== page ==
Japan coach Shoichi Yanagimoto said his national team charges are peaking at the perfect time as the Women’s Volleyball World Cup got under way on Friday.
The host nation, ranked seventh in the world, beat the Dominican Republic at Tokyo’ Metropolitan Gymnasium 25-23, 25-18, 25-20 in their opening match of the Nov. 2-16 tournament.
“I think our team condition is getting better and better, day by day. I became head coach in 2003 and I have tried using a variety of players, especially in the last two years, to play different styles of volleyball,” said Yanagimoto.
“I feel that my trials are starting to bear fruit now, because we were able to win the Asian Championship. This has also given my players more confidence.
“We will face tough matches continuously in the World Cup but I believe the strong and well-balanced teams will survive.”
Twelve teams are competing in the round robin competition, with the top three qualifying for the 2008 Olympic Games in Beijing.
The Men’s World Cup runs from Nov. 18 to Dec. 2 and will use the same format.
In other opening games, Friday in Hamamatsu, world silver medalist Brazil beat Poland 25-12, 25-20, 25-22, four-time World Cup winner Cuba downed Kenya 25-11, 25-18, 25-20 and United States overcame Peru 25-23, 25-14, 25-19.
In Tokyo, world bronze medalist Serbia beat South Korea 25-21, 25-23, 25-15 and European champion Italy downed Thailand 25-14, 25-14, 25-16.
“Every team at this World Cup is a good team. Every match will be tough and important in this league,” said Yanagimoto.
The Japan coach has set an ambitious target of eight wins from 11 games for the host team in the tournament.
“The target is to win a medal — bronze, silver or gold I don’t care. For this, eight wins is the bottom line, but hopefully we can go above that,” said Yanagimoto.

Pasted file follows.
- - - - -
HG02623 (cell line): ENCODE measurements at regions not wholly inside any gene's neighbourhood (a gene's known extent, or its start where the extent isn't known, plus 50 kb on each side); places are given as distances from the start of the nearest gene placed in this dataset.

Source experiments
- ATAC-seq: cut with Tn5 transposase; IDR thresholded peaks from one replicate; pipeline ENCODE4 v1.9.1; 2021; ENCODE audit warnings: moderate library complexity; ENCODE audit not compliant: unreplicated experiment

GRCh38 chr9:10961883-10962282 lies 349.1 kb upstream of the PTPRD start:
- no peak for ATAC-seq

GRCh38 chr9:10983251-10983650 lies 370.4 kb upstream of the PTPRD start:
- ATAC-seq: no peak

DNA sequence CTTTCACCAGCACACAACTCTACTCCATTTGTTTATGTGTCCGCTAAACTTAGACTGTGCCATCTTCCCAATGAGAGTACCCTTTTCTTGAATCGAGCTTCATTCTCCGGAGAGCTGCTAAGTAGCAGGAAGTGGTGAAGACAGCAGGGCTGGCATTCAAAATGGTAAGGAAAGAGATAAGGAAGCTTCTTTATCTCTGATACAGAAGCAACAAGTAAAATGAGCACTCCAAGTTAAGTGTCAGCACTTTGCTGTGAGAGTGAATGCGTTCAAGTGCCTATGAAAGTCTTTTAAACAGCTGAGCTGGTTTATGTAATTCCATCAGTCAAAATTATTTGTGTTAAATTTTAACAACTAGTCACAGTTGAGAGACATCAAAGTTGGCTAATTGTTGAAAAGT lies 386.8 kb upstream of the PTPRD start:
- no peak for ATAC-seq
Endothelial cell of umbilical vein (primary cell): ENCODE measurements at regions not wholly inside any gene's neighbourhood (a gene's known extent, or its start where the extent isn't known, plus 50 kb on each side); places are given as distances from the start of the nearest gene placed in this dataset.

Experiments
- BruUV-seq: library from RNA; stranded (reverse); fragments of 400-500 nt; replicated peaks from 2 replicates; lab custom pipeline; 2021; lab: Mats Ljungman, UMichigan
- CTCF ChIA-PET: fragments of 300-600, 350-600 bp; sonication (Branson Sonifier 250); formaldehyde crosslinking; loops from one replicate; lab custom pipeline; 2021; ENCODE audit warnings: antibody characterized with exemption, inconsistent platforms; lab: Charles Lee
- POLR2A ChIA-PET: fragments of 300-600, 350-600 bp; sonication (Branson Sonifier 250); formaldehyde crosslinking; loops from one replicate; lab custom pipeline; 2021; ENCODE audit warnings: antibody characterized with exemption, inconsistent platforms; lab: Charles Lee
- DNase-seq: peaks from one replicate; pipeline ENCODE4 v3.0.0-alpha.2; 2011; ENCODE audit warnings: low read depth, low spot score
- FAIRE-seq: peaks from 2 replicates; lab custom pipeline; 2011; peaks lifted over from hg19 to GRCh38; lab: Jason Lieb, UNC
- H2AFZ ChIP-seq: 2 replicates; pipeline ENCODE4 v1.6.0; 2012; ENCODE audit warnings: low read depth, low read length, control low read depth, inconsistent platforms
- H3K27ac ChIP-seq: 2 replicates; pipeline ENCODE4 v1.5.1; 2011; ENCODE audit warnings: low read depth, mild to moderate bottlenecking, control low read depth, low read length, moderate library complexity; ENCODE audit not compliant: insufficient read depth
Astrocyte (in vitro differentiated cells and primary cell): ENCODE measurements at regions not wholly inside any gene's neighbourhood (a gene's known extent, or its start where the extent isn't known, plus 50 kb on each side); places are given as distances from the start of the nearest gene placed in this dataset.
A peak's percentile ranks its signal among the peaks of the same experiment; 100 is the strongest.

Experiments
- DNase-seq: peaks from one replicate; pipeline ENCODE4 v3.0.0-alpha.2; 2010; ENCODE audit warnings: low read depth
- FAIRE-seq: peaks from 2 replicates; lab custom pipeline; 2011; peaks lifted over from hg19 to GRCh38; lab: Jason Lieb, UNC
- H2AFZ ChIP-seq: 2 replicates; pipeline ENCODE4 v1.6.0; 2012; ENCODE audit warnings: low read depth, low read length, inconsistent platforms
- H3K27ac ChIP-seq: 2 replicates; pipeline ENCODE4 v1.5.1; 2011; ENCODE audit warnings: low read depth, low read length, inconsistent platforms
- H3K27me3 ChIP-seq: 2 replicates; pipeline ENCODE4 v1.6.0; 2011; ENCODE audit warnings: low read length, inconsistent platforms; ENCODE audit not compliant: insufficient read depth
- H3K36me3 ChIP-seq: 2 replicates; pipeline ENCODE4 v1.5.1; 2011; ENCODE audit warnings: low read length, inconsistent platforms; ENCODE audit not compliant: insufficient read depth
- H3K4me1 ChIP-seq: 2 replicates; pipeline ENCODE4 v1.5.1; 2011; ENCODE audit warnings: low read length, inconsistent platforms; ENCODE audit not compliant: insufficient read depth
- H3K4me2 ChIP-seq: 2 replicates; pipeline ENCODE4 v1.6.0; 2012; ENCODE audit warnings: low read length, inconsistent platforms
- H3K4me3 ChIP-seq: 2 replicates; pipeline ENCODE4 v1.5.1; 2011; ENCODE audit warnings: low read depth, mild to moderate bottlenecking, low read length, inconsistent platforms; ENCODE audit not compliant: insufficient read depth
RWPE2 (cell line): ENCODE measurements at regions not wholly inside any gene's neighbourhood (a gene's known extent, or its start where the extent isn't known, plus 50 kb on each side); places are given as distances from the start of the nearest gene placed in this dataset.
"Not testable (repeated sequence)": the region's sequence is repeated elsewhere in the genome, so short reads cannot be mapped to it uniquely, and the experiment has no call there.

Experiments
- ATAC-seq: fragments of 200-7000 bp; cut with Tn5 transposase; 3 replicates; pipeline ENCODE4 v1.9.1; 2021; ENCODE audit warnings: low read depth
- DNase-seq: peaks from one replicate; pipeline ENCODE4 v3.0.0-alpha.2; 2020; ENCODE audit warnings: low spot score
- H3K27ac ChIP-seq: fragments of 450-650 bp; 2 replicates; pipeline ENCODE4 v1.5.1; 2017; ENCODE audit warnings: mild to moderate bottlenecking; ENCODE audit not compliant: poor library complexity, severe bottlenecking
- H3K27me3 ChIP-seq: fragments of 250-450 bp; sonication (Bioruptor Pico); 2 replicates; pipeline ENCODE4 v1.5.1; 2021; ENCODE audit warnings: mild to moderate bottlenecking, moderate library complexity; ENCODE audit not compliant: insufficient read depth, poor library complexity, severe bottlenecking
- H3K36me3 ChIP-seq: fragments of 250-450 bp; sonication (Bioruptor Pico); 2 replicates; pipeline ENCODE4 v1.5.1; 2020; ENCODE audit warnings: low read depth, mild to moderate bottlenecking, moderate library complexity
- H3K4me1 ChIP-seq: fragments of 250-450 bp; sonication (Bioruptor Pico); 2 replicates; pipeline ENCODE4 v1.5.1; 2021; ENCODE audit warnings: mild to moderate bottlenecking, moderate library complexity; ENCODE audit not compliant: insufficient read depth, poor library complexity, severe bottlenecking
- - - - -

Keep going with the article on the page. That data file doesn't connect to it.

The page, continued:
“I think the level of the team now is the same as for the Olympic qualifying tournament in 2004, and we want to qualify for the next Olympics at the World Cup.”
Yanagimoto’s team has plenty of Olympic experience, with seven of the squad members playing in Athens three years ago, while Asako Tajimi also represented Japan at the 1992 Barcelona Summer Olympics and the 1996 Atlanta Summer Games.
“We have prepared and tried to put special focus on defense because that is always one of the main themes for the team.”
There are also some fresh faces, none more so than Yuki Kawai, a 17-year-old high school student who is backup setter to captain Yoshie Takeshita.
“She has very good handling skills,” Yanagimoto, a former national team setter himself, said of Kawai.
Japan’s world ranking of seventh puts it behind only Brazil (third), Italy (fourth) and Cuba (fifth) in the World Cup field, as Russia (first), China (second) and the Netherlands (sixth) are not competing.
In the men’s event, the Brazilians, who won the world championships in 2002 and 2006, are overwhelming favorites.
The Brazilians also won the World Cup in 2005 and gold at the 2004 Athens Olympics.
The Brazilians will face host Japan, the United States, South Korea, European champion Spain, runnerup Russia, Asian champion Australia, Bulgaria, Puerto Rico, Argentina, Egypt and Tunisia.